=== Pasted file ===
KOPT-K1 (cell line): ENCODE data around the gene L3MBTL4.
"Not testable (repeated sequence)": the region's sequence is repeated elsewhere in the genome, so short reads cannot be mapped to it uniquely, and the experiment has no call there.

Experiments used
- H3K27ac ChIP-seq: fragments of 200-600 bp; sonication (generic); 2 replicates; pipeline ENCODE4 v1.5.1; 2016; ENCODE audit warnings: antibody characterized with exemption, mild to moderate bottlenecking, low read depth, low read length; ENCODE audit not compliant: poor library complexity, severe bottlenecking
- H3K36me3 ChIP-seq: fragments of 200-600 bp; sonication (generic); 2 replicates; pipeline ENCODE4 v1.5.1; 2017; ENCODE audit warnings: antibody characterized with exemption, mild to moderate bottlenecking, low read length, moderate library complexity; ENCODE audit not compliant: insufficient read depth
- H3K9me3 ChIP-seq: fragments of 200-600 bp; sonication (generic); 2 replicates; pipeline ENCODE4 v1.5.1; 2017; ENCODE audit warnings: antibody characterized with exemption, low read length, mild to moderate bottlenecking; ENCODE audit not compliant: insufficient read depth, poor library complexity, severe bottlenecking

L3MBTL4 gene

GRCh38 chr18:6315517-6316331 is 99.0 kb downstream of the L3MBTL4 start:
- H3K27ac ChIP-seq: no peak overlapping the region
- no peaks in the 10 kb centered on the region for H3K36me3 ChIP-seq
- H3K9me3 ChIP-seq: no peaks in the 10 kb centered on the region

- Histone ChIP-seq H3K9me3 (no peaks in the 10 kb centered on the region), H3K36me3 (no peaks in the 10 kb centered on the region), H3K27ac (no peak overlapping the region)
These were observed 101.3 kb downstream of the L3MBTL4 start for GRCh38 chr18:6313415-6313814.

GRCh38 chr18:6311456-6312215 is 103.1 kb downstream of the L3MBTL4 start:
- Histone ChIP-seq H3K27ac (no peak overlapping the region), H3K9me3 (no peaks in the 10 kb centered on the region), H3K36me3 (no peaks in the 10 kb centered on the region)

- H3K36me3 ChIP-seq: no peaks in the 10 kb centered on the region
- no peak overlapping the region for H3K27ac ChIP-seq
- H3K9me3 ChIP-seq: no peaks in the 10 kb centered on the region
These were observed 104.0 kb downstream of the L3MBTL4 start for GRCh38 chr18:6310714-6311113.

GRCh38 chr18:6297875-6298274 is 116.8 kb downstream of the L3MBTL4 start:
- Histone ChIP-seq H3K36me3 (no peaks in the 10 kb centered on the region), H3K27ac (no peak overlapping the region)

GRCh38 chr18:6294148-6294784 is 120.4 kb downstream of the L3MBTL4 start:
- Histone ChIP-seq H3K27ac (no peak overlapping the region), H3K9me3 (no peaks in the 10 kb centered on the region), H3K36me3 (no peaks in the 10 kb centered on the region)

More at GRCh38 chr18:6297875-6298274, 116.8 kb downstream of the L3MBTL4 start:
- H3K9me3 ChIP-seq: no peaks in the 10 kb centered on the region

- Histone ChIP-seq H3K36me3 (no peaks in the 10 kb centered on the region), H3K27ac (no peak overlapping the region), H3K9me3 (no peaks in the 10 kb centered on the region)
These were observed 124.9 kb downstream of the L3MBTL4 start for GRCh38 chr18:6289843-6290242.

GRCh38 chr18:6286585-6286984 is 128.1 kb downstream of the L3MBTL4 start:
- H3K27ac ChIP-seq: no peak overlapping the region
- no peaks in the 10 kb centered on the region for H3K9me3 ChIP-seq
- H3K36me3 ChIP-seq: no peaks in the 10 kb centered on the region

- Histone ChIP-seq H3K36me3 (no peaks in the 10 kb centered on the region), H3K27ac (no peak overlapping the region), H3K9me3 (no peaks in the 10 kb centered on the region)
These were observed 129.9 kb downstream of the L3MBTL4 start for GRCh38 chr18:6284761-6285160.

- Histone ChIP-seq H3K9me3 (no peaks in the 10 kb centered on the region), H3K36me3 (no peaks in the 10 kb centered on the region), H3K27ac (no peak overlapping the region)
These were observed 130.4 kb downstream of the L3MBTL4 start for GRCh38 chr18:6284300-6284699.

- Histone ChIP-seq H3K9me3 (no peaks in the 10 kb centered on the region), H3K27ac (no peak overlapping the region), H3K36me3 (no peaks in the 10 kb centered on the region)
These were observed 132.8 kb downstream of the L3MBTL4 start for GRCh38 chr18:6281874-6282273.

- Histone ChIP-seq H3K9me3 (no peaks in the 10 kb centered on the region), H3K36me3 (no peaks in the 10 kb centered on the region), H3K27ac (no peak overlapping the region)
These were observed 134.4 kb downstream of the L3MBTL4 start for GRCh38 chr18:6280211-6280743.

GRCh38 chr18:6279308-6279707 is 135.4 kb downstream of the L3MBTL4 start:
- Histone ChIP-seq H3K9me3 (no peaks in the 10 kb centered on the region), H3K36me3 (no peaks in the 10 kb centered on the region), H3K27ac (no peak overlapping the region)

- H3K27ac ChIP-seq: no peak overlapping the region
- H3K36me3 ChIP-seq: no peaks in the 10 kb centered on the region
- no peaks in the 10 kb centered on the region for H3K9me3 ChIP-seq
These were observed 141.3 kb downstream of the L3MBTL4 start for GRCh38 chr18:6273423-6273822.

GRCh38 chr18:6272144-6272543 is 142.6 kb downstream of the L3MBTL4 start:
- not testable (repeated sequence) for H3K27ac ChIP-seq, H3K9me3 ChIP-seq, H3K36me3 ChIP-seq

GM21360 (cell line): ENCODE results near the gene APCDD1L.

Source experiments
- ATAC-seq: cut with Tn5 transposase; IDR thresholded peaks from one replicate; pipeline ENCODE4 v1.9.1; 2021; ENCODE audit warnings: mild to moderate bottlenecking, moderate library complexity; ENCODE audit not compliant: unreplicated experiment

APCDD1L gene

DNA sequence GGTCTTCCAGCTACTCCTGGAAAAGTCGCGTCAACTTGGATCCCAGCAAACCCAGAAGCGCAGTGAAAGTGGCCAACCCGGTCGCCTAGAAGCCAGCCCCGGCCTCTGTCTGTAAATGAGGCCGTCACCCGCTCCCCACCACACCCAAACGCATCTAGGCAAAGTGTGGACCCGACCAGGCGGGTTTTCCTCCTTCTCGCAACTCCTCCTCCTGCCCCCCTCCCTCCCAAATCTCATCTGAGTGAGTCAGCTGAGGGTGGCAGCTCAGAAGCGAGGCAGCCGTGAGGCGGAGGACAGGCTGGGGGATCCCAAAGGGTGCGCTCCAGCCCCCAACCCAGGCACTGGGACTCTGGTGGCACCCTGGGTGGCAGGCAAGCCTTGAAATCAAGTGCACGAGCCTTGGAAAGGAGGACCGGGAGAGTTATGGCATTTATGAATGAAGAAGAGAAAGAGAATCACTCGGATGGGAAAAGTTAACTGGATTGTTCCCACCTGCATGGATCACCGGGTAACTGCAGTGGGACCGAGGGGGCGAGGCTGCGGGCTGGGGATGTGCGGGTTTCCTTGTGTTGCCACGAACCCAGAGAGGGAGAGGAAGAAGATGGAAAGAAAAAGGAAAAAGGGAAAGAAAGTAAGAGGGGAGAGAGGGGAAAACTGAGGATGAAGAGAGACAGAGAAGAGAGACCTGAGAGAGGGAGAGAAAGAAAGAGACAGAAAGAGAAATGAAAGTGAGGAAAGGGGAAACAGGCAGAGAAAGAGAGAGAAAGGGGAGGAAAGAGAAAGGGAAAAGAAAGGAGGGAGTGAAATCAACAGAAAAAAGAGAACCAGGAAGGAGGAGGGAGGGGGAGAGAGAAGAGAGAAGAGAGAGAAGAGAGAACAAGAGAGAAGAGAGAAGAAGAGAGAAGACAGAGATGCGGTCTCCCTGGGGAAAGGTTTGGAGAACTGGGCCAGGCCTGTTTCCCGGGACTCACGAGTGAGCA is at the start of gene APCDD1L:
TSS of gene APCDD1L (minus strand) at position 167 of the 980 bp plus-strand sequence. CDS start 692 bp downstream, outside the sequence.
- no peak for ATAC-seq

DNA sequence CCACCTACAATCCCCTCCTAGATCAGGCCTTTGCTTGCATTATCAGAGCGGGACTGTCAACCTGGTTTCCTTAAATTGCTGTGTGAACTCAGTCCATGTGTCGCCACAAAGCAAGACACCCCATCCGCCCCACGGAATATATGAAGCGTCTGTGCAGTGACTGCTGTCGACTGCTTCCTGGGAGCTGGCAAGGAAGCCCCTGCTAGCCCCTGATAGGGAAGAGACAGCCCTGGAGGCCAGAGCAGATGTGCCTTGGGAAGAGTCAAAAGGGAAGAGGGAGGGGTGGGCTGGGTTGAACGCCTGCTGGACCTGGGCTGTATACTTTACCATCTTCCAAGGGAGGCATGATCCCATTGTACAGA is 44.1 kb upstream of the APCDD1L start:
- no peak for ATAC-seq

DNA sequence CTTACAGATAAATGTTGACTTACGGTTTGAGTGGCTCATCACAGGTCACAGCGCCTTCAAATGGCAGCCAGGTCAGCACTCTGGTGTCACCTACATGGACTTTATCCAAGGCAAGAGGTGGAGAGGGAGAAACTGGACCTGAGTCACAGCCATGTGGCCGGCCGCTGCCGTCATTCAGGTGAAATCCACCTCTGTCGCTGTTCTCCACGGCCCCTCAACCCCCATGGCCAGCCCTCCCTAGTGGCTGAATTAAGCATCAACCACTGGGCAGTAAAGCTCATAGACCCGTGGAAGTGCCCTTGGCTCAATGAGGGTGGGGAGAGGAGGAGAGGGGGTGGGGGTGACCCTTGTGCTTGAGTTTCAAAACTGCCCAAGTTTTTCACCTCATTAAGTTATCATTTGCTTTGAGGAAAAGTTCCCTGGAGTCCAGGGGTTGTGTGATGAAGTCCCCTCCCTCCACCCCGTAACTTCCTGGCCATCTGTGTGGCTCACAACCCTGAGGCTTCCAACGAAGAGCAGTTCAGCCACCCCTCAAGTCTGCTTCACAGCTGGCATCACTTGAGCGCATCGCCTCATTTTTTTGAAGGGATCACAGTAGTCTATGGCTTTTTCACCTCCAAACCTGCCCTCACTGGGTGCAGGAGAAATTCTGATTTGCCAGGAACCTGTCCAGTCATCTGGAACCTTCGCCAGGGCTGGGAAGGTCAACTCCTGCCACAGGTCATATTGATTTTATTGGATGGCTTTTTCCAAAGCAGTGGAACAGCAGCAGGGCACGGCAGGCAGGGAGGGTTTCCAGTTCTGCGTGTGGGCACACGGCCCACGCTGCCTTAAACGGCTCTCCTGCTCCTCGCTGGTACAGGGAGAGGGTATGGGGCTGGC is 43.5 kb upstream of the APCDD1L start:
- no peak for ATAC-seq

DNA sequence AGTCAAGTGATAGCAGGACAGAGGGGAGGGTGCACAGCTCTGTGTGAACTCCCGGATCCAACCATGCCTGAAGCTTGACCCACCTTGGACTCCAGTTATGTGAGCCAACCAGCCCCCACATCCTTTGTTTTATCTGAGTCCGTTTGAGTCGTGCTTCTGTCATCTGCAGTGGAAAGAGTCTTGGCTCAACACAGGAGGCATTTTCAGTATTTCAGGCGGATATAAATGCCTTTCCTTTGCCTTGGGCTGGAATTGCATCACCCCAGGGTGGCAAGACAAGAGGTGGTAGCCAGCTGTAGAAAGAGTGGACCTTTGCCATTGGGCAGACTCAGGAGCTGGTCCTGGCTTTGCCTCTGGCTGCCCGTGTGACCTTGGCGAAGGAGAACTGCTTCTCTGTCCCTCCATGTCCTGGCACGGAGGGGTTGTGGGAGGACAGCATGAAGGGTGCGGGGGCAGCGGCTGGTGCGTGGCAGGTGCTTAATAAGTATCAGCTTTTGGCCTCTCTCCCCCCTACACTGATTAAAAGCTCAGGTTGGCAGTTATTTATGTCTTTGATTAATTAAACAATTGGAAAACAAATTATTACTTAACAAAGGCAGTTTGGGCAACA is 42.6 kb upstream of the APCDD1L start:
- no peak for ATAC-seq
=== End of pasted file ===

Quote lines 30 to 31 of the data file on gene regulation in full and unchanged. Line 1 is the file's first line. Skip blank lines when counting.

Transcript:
- no peaks in the 10 kb centered on the region for H3K9me3 ChIP-seq
- H3K36me3 ChIP-seq: no peaks in the 10 kb centered on the region